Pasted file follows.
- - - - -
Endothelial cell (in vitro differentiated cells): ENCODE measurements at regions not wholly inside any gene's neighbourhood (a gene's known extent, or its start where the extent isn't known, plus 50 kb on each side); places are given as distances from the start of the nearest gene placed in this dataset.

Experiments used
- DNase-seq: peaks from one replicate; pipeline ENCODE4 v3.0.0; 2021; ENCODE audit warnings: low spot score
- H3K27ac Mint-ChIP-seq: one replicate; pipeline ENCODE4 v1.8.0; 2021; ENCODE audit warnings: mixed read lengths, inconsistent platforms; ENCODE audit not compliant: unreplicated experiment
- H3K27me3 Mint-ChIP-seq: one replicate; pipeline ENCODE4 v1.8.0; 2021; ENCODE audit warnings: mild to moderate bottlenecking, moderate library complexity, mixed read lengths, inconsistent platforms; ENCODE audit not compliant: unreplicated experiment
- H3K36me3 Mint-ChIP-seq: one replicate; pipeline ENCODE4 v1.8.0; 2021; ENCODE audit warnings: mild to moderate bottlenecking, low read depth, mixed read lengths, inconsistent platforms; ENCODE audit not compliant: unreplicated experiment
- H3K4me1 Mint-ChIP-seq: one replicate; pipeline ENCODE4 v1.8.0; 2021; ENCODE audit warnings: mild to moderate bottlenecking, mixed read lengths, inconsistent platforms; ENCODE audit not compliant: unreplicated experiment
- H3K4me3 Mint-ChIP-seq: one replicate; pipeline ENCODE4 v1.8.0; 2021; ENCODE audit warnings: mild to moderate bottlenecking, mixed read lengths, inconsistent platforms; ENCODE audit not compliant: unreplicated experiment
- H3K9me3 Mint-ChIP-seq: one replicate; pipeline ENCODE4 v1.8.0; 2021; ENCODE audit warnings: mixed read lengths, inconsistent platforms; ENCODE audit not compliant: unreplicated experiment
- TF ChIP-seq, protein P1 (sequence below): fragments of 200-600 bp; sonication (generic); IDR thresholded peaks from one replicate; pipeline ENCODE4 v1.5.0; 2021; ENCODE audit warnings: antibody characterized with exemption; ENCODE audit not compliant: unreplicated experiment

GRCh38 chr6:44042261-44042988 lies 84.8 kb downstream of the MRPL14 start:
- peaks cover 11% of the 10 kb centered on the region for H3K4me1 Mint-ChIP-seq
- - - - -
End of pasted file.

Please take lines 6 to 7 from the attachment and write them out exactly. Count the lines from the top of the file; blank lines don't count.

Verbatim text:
- H3K36me3 Mint-ChIP-seq: one replicate; pipeline ENCODE4 v1.8.0; 2021; ENCODE audit warnings: mild to moderate bottlenecking, low read depth, mixed read lengths, inconsistent platforms; ENCODE audit not compliant: unreplicated experiment
- H3K4me1 Mint-ChIP-seq: one replicate; pipeline ENCODE4 v1.8.0; 2021; ENCODE audit warnings: mild to moderate bottlenecking, mixed read lengths, inconsistent platforms; ENCODE audit not compliant: unreplicated experiment